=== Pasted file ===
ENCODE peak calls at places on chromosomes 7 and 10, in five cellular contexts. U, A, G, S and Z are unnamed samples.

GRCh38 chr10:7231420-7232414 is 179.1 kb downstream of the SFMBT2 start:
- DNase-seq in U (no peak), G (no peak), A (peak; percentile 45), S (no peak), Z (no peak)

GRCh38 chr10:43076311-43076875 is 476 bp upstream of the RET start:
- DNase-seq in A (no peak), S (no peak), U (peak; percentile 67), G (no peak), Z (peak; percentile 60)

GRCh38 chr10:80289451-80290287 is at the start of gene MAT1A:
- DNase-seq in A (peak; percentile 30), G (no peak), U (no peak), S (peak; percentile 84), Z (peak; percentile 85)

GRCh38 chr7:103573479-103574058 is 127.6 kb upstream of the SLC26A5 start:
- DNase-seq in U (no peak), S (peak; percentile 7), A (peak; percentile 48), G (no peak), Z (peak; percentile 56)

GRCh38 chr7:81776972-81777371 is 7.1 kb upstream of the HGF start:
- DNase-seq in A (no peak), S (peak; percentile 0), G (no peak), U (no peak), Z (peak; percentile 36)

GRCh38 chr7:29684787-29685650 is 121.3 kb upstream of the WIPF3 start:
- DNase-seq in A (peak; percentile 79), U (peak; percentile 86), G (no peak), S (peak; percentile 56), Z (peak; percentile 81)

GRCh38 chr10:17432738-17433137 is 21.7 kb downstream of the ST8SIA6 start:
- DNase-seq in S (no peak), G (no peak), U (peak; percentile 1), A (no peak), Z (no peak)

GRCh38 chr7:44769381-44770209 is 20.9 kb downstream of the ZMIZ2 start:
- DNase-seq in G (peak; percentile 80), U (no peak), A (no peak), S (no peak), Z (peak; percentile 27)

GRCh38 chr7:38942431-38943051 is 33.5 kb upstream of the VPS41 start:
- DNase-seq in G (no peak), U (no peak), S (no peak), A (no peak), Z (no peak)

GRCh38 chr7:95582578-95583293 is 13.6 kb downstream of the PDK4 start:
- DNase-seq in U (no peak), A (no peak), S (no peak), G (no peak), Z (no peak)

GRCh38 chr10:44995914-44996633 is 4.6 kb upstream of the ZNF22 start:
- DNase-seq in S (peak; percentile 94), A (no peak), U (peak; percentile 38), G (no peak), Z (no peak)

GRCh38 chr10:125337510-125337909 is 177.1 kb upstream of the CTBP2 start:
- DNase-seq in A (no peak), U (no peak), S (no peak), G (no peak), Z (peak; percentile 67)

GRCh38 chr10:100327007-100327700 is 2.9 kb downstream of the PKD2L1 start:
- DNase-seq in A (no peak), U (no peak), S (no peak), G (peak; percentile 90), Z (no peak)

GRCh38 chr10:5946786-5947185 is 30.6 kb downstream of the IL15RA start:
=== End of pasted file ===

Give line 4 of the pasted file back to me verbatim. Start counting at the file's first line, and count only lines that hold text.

GRCh38 chr10:43076311-43076875 is 476 bp upstream of the RET start: